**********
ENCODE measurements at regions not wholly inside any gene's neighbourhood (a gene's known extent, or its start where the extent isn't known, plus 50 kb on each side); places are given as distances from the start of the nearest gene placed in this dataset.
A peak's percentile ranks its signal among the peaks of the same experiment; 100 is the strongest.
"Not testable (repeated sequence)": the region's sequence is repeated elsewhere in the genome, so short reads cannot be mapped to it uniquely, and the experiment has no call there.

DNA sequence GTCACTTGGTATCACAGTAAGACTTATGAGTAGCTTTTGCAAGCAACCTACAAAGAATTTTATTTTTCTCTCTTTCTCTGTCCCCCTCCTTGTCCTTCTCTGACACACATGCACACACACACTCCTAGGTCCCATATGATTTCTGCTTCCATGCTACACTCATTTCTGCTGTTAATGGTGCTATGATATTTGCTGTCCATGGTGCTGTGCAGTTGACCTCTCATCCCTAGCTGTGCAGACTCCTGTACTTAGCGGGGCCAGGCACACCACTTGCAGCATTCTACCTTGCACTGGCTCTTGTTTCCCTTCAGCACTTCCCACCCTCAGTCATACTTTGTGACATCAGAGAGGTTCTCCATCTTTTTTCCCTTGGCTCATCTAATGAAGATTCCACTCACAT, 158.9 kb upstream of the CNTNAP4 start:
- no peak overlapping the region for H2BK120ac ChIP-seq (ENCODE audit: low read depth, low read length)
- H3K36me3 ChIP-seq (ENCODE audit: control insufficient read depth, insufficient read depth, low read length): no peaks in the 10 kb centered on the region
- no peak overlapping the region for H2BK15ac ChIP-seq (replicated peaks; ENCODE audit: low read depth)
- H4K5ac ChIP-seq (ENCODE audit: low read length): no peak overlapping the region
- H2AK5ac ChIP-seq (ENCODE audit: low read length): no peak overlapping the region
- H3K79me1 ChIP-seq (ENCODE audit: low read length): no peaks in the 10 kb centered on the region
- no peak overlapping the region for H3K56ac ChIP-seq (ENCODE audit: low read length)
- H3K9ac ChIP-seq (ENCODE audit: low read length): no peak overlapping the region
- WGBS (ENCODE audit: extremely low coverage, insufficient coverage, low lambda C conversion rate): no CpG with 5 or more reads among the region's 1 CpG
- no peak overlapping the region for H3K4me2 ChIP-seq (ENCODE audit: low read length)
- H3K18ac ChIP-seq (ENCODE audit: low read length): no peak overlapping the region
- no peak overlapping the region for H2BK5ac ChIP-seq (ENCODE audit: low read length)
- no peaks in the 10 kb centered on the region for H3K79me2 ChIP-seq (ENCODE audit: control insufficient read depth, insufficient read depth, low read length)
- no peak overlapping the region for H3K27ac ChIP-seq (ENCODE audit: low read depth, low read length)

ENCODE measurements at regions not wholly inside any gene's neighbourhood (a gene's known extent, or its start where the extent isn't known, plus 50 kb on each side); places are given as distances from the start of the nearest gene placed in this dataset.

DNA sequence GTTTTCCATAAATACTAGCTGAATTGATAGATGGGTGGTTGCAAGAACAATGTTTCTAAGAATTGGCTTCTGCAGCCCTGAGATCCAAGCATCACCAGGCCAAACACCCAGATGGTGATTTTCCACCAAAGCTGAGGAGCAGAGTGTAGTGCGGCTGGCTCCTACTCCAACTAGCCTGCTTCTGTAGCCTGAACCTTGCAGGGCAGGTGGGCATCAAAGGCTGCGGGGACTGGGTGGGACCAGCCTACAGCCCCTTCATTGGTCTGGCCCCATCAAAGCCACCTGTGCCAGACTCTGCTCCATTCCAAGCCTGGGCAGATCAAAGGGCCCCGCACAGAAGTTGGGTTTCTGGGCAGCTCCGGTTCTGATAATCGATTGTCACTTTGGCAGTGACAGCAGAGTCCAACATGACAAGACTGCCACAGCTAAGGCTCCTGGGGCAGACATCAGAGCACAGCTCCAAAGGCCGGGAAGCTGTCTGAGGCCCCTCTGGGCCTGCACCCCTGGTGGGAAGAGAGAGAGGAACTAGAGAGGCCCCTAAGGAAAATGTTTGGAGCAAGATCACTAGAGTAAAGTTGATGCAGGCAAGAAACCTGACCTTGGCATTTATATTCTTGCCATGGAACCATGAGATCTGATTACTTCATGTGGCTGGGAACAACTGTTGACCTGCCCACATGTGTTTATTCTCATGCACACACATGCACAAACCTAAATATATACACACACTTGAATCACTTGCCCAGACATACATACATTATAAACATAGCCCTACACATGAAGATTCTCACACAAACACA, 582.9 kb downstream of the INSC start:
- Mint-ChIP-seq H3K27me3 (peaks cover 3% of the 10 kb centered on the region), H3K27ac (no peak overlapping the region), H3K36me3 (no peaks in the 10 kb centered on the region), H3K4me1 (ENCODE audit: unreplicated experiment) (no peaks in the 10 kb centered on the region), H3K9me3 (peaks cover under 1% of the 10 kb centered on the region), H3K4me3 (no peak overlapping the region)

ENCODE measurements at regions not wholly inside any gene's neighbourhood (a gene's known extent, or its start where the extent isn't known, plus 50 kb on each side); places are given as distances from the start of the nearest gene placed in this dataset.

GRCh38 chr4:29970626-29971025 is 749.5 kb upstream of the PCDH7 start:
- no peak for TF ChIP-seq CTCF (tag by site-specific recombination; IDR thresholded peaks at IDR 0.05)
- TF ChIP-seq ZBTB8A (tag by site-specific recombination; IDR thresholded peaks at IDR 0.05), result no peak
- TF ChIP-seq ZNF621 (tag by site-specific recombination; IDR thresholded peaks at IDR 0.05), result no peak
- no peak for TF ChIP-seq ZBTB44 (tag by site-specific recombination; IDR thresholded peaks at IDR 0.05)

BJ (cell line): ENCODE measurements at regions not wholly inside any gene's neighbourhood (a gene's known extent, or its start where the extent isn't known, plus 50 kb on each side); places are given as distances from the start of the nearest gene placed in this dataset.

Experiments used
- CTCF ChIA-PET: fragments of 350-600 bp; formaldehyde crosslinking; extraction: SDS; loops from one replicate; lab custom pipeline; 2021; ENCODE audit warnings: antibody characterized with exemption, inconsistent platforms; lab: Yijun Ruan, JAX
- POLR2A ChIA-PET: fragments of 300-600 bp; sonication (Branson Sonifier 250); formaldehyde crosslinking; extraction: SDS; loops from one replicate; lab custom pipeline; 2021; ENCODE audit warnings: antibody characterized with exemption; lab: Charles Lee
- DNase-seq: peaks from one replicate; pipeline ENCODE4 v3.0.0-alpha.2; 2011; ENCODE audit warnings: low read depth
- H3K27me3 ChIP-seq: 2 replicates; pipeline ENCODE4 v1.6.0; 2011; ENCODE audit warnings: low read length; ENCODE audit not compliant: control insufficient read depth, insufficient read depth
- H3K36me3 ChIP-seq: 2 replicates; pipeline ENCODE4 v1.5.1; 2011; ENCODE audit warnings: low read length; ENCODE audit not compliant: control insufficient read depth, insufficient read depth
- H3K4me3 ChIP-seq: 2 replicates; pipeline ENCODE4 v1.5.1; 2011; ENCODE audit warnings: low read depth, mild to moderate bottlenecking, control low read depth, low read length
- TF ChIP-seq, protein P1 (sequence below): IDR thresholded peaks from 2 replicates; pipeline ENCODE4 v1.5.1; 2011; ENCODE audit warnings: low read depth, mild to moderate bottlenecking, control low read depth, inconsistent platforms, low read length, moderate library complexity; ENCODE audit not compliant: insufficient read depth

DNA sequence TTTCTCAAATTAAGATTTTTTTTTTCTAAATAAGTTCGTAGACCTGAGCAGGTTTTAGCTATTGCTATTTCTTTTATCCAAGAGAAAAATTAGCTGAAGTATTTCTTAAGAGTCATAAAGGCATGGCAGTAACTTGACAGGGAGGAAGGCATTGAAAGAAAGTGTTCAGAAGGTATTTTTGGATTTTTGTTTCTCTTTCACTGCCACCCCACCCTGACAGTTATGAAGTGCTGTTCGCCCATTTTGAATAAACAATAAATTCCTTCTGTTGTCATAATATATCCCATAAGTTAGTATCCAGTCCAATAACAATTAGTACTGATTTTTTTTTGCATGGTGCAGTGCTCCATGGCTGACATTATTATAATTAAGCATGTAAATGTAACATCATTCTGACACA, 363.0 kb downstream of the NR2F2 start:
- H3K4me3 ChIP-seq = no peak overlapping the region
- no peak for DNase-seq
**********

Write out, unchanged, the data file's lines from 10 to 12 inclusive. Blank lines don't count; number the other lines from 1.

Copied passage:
- H3K79me1 ChIP-seq (ENCODE audit: low read length): no peaks in the 10 kb centered on the region
- no peak overlapping the region for H3K56ac ChIP-seq (ENCODE audit: low read length)
- H3K9ac ChIP-seq (ENCODE audit: low read length): no peak overlapping the region